Quaaout Lodge’s dinner theatre, Bidding for Murder, is not for the faint of heart nor the shy. It’s high audience participation and people are put in some unexpected and amusing situations.
“It’s a wild and crazy comedy,” says Director James Bowlby. “The characters are all over the top.”
There’s plenty of melodrama and laughter as the actors move among the audience, and no one is safe from the intrigues of the characters who may, or may not, be what they pretend to be.
Kenthen Thomas, who welcomes everyone and is one of actors, puts it best when he says: “It’s how not to behave.”
Thomas plays the character of Rodney, the host of the Man-O-Mania auction. Although he has done theatre work, this play is very different.
“I’ve never broken the wall of the fourth dimension,” he says, explaining that is the space that separates a performer from an audience. “It’s risky, you don’t know how they’re going to respond. You’re inviting them into the action but you have to keep the play moving forward.”
Breaking the fourth wall is an interesting experience for many of the actors. Falkland’s Megan McKinlay (Virginia) says portraying a character with “emotional depth” while interacting with the audience challenging but a lot of fun.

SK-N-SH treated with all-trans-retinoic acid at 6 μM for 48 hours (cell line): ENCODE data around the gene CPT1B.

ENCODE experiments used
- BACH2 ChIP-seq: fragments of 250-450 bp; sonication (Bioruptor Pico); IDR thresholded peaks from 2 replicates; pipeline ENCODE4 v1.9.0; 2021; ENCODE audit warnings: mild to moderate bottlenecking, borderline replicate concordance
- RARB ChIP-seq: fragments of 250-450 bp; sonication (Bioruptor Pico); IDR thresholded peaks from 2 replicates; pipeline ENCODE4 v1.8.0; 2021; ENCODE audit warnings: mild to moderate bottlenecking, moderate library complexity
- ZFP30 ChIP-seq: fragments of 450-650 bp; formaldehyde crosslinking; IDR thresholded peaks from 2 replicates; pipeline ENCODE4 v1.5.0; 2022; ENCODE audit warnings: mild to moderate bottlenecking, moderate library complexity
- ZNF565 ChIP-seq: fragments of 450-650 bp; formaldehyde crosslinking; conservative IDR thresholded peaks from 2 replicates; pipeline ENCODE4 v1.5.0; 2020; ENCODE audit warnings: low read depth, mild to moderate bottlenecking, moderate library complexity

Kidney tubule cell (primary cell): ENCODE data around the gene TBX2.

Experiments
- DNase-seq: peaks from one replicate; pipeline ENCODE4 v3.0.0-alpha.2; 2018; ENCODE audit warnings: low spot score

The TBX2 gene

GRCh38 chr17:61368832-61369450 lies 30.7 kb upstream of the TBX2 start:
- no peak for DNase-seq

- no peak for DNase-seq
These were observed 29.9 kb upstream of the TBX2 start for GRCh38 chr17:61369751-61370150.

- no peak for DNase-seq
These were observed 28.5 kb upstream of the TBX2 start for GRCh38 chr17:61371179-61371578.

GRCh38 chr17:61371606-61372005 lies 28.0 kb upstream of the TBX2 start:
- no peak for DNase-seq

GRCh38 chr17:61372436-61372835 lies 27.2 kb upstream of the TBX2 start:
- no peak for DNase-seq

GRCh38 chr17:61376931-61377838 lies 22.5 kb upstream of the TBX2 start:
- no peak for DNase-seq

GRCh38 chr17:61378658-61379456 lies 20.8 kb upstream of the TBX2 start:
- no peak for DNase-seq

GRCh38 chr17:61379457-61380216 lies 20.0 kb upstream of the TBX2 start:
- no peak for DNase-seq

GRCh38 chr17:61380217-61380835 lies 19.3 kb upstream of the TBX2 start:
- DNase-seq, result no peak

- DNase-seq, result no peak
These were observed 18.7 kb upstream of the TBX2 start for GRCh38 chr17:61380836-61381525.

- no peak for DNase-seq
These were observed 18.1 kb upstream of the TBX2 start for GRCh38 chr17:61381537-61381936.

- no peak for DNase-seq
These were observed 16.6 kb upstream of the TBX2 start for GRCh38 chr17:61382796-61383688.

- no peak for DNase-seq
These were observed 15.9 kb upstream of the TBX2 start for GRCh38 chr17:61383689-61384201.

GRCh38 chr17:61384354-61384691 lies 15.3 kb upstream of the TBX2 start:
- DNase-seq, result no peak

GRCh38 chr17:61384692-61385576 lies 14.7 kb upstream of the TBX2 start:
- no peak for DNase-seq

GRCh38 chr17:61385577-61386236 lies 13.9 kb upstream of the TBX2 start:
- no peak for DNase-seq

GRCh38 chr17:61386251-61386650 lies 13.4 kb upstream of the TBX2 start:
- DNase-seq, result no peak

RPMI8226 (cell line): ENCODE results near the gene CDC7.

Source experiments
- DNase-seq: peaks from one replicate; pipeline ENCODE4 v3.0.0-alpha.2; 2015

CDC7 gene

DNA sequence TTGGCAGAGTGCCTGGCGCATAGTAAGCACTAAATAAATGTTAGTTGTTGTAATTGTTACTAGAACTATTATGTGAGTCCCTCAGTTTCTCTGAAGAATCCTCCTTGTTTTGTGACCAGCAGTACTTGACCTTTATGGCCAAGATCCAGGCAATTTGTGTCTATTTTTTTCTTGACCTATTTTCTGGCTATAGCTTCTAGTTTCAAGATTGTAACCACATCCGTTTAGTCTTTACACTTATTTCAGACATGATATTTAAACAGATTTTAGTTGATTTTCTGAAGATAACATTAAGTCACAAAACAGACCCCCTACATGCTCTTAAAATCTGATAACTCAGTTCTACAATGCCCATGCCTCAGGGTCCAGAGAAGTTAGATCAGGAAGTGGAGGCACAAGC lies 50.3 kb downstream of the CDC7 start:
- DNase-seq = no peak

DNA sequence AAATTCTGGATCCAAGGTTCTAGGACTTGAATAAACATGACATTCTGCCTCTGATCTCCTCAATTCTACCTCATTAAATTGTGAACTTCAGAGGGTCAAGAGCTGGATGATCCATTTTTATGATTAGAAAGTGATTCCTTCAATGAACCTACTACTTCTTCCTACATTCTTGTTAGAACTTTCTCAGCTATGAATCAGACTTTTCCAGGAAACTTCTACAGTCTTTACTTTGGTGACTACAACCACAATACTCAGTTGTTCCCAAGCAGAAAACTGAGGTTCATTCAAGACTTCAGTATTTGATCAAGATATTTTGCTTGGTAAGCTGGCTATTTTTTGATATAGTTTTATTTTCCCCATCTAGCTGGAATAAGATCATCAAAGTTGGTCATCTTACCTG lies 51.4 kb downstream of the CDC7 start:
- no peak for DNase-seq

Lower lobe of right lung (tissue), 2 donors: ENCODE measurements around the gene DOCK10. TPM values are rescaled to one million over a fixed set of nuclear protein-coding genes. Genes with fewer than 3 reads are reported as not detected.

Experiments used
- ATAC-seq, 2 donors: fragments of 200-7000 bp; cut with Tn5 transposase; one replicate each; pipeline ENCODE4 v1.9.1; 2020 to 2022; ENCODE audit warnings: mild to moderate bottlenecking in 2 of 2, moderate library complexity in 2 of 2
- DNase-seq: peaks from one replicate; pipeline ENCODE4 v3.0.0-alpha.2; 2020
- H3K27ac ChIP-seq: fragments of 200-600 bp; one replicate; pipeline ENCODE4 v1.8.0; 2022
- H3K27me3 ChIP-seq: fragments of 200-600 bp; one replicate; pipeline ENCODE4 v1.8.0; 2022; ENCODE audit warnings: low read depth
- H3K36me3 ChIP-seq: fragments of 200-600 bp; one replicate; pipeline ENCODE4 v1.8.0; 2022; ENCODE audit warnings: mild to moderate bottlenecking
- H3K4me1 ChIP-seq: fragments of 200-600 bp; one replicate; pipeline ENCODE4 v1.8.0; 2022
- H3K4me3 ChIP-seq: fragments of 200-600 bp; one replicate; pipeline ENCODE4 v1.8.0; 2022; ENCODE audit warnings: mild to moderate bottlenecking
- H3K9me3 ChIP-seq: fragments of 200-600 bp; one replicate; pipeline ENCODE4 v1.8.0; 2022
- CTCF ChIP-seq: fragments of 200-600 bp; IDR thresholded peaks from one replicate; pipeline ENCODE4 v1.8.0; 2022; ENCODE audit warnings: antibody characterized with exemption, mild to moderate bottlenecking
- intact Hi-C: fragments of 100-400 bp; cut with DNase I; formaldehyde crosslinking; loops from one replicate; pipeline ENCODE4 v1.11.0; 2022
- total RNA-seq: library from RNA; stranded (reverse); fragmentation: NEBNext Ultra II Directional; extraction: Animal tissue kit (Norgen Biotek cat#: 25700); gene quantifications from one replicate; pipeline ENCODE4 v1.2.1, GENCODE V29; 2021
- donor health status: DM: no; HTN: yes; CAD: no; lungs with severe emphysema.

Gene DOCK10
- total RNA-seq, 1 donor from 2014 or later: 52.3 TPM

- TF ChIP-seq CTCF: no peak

Timothy Weiker, (Number 89 in the Man-O-Mania Auction) says he enjoys the physicality of his role.
“I get thrown down on the floor quite a bit.”
Julie Davis, aka Sammy the Sheriff, laughs as she talks about her own challenges in playing the role.
“She has to be speaking in a drawl. She’s supposed to be from Texas.”
But she admits the fun part is “telling people what to do.”
Also included in the impressive cast are Chad Baker, Morgan Horsman, Teresa McKerral, and Jenna Brook. Lynda Hooper is the stage manager.
Bowlby says he it’s a pleasure to work with such a talented cast.
“They worked hard. This is the fifth dinner theatre I’ve done and it’s the most challenging. There are eight characters instead of five or six and they have more entrances and exits.”
The fast-paced action moves around the room and the audience is kept on its toes (metaphorically speaking) to see what will happen next. From gun shots to classically fun sound effects and the unexpected breaking into an Abba song (audience participation absolutely required), Bidding for Murder has enough drama for those who love suspense.
The ticket price of $69.95 includes a first-class three-course dinner. Enjoy traditional warm bannock, autumn salad, Turtle Valley root beer braised bison short rib, parsnip and potato puree along with winter vegetables, and cranberry and hibiscus cheesecake.
The dinner theatre runs on the evenings of November 10, 11, 17, and 18, and ends with a Sunday matinée on November 19. For reservations call 1-800-663-4303.